Like many people, I followed the recent incident on a Southwest Airlines flight when an engine exploded after taking off from New York’s LaGuardia Airport.
At 32,000 feet, the engine explosion shattered a window and caused significant damage to the aircraft forcing an emergency landing with 149 people on board. The pilot, a veteran, was able to take command of the situation and ultimately landed the plane with nearly all passengers unharmed.
I remembered listening to the news reports that were quick to label the pilot a hero. Many of the broadcasts expressed their praise once the aircraft landed and lauded the success of the pilot after “he set the aircraft down.”
What we found out shortly after was that the pilot wasn’t a “he’ after all. In command of Flight 1380 that day was Tammie Jo Shults, one of the first female fighter pilots in the United States.
Perhaps gender, and pay, wasn’t at the top of most people’s minds that day. After all, the pilot did what they were trained to do and safely landed a damaged plane saving 148 lives.
But it caused me to wonder about pay equity. I was grateful for the efforts demonstrated by Shults. I was also curious in general if female pilots were paid less than their male counterparts. I have no reason to believe Shults is paid any less, since Southwest is very well known for their workplace practices. And according to Southwest spokesman Dan Landon, “Pilot pay is based on a contract with the Southwest Airlines Pilots Association,” and not available to the public.
It does, however, reinforce our belief here at WorldatWork that gender, race and personal attributes should never be used in determining pay — skills, contributions and success, like landing a damaged aircraft, are excellent ways to determine pay variables.
Our recent pay equity study that we conducted with Korn Ferry found that a slight majority of the more than 750 organizations polled are addressing pay equity in their workplaces, one third are still only considering doing the necessary work and 7 percent say pay equity is not on their company’s radar.
We have to do better than that. But, as critical as it is to address pay inequities, we have to be willing to talk about it. Across organizations. Out loud.
Pay equity can drive positive change across an organization. It’s directly tied to engagement and buffets an organization’s bottom line.
Identifying where and how pay equity is occurring in an organization and correcting the disparities are pieces of this complicated puzzle. Pay equity issues are solvable. How companies communicate what they’re doing — why they’re doing it, how it impacts employees and who it affects — are all part of the pay equity ecosystem. Communications must be carefully crafted and delivered in any organization’s compensation and pay equity strategy. Do it wrong, and employee engagement will likely take a hit.
Why this process isn’t further along isn’t a mystery. Typically C-suite or HR departments initiate these efforts. The C-suite is largely concerned with culture. HR is concerned about compliance in an increasingly complex regulatory environment. The exercise cannot be one-time only. These diagnostics must be ongoing to identify, address and then readjust. Then, figuring out what to say, how to say it, when and to whom must be planned and delivered.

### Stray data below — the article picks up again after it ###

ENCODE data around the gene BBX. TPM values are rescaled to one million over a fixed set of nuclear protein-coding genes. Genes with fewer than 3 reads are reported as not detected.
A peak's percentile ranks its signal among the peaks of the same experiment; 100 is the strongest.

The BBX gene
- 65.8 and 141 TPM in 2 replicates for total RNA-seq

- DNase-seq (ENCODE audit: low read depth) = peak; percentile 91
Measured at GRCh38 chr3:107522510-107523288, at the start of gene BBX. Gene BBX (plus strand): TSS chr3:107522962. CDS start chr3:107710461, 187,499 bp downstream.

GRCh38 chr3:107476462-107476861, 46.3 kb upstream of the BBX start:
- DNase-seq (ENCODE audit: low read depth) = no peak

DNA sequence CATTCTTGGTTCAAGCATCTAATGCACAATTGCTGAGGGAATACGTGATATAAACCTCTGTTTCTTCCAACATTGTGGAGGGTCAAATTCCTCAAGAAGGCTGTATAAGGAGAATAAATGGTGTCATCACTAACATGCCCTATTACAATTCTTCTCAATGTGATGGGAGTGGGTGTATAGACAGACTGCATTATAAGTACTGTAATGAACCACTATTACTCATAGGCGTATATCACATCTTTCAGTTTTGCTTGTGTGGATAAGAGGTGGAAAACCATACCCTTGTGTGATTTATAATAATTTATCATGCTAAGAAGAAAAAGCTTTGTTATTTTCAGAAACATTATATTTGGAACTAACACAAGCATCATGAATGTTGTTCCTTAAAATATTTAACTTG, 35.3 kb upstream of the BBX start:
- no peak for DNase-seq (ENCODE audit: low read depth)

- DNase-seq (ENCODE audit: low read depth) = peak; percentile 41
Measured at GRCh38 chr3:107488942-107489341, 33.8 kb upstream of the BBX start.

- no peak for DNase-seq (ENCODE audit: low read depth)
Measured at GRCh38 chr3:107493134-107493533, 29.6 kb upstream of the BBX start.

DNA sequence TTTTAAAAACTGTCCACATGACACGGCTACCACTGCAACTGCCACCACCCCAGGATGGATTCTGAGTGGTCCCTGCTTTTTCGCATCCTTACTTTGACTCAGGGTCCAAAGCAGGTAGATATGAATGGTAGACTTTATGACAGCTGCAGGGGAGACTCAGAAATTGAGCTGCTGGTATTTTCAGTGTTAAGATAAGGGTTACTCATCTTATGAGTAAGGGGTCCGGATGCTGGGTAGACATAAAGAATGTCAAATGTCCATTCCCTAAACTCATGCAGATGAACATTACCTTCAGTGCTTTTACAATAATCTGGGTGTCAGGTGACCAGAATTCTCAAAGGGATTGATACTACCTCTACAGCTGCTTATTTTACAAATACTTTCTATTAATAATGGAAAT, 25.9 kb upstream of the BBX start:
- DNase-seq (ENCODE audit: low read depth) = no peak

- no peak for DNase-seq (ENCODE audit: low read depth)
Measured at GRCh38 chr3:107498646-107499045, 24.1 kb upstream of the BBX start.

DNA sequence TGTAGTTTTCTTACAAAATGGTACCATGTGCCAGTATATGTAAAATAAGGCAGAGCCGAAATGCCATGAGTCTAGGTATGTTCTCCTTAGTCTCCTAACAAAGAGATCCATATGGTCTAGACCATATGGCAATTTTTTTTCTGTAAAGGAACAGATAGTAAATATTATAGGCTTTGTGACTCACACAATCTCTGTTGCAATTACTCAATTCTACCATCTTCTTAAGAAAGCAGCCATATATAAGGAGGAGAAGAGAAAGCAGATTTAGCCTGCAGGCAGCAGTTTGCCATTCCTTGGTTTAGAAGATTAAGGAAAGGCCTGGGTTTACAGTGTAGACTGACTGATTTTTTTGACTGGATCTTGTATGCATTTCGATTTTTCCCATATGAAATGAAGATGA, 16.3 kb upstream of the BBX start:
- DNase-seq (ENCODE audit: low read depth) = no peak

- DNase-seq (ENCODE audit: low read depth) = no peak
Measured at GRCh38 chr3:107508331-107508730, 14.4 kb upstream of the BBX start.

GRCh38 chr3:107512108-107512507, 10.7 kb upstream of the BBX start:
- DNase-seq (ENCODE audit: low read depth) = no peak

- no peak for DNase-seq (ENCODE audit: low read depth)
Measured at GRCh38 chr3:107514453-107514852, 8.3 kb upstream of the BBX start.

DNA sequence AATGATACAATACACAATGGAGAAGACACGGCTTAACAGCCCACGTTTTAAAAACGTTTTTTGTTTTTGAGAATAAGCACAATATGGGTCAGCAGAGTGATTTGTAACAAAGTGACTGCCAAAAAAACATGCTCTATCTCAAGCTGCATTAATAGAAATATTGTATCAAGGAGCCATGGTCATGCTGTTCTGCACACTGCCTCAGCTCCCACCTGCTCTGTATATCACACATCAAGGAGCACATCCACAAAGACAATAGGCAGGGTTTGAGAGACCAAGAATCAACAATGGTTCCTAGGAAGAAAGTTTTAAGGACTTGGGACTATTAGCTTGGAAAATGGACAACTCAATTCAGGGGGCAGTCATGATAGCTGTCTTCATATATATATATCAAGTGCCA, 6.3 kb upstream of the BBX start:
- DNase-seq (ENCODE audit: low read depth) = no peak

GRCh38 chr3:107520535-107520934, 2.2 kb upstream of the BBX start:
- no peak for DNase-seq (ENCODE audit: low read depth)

Acknowledging a problem is a start, and there is some positive movement in this direction. Recently, a pay analytics company, Syndio, teamed up with the National Women’s Law Center and released pay equity standards. Syndio clients Slack, Nerdwallet and The Match Group agreed to follow them.
The standards include transparency, calling on companies to hold themselves accountable. While transparency is not the goal, it is a great vehicle to ensure fair pay.
Our study suggests that many organizations are not leaning deep enough into the issue. Even when pay equity gaps are uncovered, large organizations are addressing them cautiously.
Roughly three-fourths of organizations have or are conducting remediation or are working to resolve causes of pay inequities, but there is still room for improvement. Twenty-three percent are considering remediation strategies but haven’t yet initiated them and 28 percent are considering working to identify/resolve root causes of pay inequities, but haven’t started yet.
Further, we found that while 31 percent of surveyed organizations agreed that the goal of pay equity programs is to build and maintain a culture of organizational trust, many keep their work to themselves. The vast majority of senior leaders are clued into findings and intent for change, and HR people are informed in 65 percent of the organizations surveyed, but only slightly more than a quarter of organizations say they’re sharing their work via broad-based employee communications. Half say they’re sharing details only with the employees affected by the adjustment.
This is a cultural miss. Full transparency on compensation topics will cultivate a greater sense of trust and fairness among employees. An openness on compensation topics and a stronger understanding of an organization’s compensation philosophy will give employees the information they need to make informed decisions about their personal employment and compensation status.
Going back to the example of the pilot, I imagine she’d like to know that her colleagues are being compensated according to the same criteria as she is. Ultimately, a workforce that trusts its leaders and feels fairly treated is more committed and motivated to deliver results.
Tell them what you’re doing. It will help. And, if your transparency efforts uncover mixed reactions from your employees, thank them, because they are giving you insight into what might work better.
Scott Cawood is the president and CEO for WorldatWork.